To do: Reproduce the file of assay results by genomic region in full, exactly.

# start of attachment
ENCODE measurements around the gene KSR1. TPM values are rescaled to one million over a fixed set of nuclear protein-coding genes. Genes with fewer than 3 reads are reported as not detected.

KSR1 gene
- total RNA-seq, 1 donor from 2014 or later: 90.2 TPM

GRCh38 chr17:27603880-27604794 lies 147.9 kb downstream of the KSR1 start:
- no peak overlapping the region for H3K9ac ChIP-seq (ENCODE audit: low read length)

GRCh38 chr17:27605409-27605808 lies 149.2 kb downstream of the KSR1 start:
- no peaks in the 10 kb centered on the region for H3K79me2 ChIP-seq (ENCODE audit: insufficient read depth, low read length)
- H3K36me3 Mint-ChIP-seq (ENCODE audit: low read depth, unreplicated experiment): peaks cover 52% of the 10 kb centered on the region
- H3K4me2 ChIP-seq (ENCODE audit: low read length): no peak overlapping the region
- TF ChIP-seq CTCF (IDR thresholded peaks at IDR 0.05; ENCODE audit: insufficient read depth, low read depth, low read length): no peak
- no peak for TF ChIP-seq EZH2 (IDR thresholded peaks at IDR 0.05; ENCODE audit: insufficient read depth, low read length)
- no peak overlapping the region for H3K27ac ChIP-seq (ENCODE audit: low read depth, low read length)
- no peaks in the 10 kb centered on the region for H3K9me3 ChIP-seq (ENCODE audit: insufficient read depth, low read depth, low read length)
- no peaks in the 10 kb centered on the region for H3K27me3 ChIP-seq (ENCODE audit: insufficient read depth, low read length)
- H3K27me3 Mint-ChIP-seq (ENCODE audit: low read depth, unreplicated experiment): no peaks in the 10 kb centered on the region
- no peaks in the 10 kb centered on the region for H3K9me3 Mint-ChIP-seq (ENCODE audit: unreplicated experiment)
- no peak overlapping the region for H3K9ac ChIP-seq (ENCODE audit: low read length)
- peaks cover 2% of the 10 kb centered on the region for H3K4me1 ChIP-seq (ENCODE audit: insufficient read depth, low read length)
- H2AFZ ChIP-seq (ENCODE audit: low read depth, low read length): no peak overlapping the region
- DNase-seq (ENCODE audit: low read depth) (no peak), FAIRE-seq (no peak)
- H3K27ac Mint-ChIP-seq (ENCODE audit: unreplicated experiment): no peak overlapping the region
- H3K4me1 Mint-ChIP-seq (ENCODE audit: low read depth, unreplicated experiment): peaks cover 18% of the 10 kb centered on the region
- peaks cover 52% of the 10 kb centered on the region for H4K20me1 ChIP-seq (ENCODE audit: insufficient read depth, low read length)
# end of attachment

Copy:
ENCODE measurements around the gene KSR1. TPM values are rescaled to one million over a fixed set of nuclear protein-coding genes. Genes with fewer than 3 reads are reported as not detected.

KSR1 gene
- total RNA-seq, 1 donor from 2014 or later: 90.2 TPM

GRCh38 chr17:27603880-27604794 lies 147.9 kb downstream of the KSR1 start:
- no peak overlapping the region for H3K9ac ChIP-seq (ENCODE audit: low read length)

GRCh38 chr17:27605409-27605808 lies 149.2 kb downstream of the KSR1 start:
- no peaks in the 10 kb centered on the region for H3K79me2 ChIP-seq (ENCODE audit: insufficient read depth, low read length)
- H3K36me3 Mint-ChIP-seq (ENCODE audit: low read depth, unreplicated experiment): peaks cover 52% of the 10 kb centered on the region
- H3K4me2 ChIP-seq (ENCODE audit: low read length): no peak overlapping the region
- TF ChIP-seq CTCF (IDR thresholded peaks at IDR 0.05; ENCODE audit: insufficient read depth, low read depth, low read length): no peak
- no peak for TF ChIP-seq EZH2 (IDR thresholded peaks at IDR 0.05; ENCODE audit: insufficient read depth, low read length)
- no peak overlapping the region for H3K27ac ChIP-seq (ENCODE audit: low read depth, low read length)
- no peaks in the 10 kb centered on the region for H3K9me3 ChIP-seq (ENCODE audit: insufficient read depth, low read depth, low read length)
- no peaks in the 10 kb centered on the region for H3K27me3 ChIP-seq (ENCODE audit: insufficient read depth, low read length)
- H3K27me3 Mint-ChIP-seq (ENCODE audit: low read depth, unreplicated experiment): no peaks in the 10 kb centered on the region
- no peaks in the 10 kb centered on the region for H3K9me3 Mint-ChIP-seq (ENCODE audit: unreplicated experiment)
- no peak overlapping the region for H3K9ac ChIP-seq (ENCODE audit: low read length)
- peaks cover 2% of the 10 kb centered on the region for H3K4me1 ChIP-seq (ENCODE audit: insufficient read depth, low read length)
- H2AFZ ChIP-seq (ENCODE audit: low read depth, low read length): no peak overlapping the region
- DNase-seq (ENCODE audit: low read depth) (no peak), FAIRE-seq (no peak)
- H3K27ac Mint-ChIP-seq (ENCODE audit: unreplicated experiment): no peak overlapping the region
- H3K4me1 Mint-ChIP-seq (ENCODE audit: low read depth, unreplicated experiment): peaks cover 18% of the 10 kb centered on the region
- peaks cover 52% of the 10 kb centered on the region for H4K20me1 ChIP-seq (ENCODE audit: insufficient read depth, low read length)